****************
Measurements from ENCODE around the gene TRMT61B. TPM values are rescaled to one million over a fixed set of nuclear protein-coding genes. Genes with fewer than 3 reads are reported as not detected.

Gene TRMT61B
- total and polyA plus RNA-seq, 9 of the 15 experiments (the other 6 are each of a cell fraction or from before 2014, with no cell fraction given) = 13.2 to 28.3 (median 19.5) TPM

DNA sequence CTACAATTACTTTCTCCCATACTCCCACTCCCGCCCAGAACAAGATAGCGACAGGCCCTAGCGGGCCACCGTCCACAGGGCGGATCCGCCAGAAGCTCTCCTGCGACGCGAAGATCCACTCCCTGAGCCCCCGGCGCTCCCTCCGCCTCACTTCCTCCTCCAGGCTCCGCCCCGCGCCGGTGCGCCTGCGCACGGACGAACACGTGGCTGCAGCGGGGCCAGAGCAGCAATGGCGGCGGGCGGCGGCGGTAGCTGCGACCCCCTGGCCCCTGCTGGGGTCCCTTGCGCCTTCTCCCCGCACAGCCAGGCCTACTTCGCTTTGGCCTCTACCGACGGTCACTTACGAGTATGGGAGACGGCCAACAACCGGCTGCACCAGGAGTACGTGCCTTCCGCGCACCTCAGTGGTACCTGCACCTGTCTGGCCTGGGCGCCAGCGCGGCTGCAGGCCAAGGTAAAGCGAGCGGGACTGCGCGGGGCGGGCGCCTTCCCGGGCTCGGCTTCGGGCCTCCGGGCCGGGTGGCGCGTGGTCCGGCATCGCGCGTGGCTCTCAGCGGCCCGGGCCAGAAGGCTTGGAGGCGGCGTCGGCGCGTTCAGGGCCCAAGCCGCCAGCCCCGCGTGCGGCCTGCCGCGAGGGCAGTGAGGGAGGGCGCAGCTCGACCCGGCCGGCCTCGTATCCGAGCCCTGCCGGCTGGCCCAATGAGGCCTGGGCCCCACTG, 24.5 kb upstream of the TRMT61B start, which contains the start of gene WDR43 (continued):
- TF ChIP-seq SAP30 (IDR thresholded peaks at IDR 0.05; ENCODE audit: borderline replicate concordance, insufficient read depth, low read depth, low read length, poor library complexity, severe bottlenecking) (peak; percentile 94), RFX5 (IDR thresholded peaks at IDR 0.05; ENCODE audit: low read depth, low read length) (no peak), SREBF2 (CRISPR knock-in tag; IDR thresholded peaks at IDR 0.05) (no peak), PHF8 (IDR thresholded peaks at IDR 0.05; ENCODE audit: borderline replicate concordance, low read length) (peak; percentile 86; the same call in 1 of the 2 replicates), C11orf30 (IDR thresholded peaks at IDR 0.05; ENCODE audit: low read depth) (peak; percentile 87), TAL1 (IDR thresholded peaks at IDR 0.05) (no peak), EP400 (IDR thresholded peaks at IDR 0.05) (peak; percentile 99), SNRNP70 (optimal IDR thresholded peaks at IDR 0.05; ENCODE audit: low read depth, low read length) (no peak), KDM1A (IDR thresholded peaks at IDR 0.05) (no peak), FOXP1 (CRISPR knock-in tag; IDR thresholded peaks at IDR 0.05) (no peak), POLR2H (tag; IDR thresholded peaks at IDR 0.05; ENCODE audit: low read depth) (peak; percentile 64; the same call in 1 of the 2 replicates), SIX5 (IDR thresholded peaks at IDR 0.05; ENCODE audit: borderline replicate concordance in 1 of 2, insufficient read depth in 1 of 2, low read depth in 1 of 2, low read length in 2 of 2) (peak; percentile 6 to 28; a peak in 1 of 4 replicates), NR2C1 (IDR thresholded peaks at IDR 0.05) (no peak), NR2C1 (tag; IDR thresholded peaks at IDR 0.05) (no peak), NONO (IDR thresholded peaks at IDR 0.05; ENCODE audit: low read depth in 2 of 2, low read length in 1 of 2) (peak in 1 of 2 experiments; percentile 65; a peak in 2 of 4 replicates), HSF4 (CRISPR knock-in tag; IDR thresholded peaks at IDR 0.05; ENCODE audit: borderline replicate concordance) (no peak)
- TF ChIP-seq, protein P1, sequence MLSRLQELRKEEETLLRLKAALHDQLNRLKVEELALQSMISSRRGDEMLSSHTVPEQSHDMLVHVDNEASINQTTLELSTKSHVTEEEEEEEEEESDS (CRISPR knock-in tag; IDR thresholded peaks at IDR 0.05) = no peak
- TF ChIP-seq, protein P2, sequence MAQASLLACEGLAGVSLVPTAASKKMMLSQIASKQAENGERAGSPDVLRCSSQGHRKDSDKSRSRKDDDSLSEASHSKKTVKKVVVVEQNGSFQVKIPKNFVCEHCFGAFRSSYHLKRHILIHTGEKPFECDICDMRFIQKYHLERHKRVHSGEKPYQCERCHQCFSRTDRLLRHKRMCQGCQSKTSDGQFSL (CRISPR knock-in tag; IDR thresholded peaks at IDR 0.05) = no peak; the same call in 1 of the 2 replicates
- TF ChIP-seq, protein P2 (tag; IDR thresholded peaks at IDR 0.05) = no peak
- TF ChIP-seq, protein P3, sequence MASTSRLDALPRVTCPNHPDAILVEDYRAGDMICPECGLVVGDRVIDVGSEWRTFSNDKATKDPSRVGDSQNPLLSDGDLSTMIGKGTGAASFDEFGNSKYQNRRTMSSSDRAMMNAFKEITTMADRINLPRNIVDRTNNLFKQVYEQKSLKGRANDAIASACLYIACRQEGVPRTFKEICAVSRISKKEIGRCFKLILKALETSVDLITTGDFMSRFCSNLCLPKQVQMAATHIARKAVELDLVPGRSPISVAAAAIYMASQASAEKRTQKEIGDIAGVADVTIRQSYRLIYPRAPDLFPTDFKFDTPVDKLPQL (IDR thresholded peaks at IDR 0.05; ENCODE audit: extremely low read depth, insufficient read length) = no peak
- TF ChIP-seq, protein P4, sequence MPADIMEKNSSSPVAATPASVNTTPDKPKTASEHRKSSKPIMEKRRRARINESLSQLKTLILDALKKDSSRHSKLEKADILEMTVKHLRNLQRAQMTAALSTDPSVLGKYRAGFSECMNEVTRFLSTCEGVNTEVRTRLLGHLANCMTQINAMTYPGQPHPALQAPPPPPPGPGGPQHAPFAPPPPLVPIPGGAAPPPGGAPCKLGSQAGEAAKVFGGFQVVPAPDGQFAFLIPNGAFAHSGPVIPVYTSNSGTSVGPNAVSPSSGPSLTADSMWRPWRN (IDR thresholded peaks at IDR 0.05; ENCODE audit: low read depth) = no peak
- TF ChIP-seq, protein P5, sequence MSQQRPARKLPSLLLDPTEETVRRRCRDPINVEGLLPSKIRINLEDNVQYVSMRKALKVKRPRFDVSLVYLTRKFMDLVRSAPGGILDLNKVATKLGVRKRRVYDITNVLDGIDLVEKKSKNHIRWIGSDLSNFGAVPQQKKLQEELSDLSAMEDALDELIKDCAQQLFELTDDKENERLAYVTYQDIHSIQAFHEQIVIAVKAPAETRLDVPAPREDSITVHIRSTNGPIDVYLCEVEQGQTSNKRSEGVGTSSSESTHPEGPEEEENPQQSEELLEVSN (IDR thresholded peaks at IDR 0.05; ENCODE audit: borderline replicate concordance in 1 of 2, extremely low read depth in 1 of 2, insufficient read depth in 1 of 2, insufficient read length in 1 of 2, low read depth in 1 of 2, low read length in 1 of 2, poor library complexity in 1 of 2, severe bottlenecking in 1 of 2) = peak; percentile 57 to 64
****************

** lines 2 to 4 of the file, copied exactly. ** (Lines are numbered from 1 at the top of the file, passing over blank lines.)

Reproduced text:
Gene TRMT61B
- total and polyA plus RNA-seq, 9 of the 15 experiments (the other 6 are each of a cell fraction or from before 2014, with no cell fraction given) = 13.2 to 28.3 (median 19.5) TPM

DNA sequence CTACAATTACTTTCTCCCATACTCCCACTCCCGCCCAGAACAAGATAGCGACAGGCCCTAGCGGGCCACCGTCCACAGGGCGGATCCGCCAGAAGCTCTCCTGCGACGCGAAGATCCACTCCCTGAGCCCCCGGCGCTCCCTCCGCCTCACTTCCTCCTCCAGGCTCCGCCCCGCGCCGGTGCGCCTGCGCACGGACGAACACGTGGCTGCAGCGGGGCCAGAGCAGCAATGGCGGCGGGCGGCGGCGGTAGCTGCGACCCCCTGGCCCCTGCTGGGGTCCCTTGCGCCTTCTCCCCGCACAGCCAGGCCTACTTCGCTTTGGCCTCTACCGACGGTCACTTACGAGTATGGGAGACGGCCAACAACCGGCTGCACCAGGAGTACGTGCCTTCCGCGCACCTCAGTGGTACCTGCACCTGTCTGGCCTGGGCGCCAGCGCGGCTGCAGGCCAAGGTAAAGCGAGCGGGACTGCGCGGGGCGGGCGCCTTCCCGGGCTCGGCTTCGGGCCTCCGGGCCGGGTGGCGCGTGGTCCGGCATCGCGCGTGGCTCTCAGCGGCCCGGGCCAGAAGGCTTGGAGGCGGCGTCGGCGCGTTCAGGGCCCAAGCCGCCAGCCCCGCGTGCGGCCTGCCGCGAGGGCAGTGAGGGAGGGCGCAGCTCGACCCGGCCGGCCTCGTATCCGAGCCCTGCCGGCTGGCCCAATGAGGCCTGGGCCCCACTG, 24.5 kb upstream of the TRMT61B start, which contains the start of gene WDR43 (continued):